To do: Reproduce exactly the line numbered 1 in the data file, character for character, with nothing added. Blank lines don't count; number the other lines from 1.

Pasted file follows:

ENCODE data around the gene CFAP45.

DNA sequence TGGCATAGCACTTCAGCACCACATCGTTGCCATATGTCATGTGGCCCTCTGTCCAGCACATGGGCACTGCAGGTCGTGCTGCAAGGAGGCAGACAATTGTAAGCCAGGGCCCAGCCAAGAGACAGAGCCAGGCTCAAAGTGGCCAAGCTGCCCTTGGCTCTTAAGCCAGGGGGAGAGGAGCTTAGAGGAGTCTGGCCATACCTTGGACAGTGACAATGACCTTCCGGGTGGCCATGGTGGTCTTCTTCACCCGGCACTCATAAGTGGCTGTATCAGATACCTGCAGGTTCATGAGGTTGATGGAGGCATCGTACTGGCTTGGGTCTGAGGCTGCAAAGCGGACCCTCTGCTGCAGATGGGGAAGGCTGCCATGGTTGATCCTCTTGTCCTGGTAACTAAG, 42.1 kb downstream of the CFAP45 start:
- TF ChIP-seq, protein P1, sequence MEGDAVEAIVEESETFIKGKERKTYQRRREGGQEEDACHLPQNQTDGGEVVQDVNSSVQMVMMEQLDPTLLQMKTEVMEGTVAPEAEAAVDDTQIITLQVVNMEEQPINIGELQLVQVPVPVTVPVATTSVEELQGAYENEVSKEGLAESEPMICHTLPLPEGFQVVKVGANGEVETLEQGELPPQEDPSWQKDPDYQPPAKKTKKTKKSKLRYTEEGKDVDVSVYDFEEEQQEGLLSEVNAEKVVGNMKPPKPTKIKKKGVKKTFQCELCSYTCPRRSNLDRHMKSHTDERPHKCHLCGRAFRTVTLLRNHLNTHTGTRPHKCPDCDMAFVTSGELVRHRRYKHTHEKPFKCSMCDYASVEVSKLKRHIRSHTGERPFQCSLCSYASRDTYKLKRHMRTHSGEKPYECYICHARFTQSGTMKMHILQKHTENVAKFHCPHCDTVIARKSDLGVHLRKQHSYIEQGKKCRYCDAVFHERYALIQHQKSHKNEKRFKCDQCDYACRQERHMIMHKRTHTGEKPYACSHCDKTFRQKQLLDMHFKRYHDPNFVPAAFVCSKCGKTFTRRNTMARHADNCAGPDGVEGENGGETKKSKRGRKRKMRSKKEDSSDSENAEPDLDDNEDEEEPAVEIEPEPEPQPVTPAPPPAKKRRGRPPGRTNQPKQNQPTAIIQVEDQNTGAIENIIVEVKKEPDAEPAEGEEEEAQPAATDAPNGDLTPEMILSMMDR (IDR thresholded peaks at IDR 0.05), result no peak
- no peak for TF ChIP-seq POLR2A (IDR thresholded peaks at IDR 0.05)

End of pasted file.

ENCODE data around the gene CFAP45.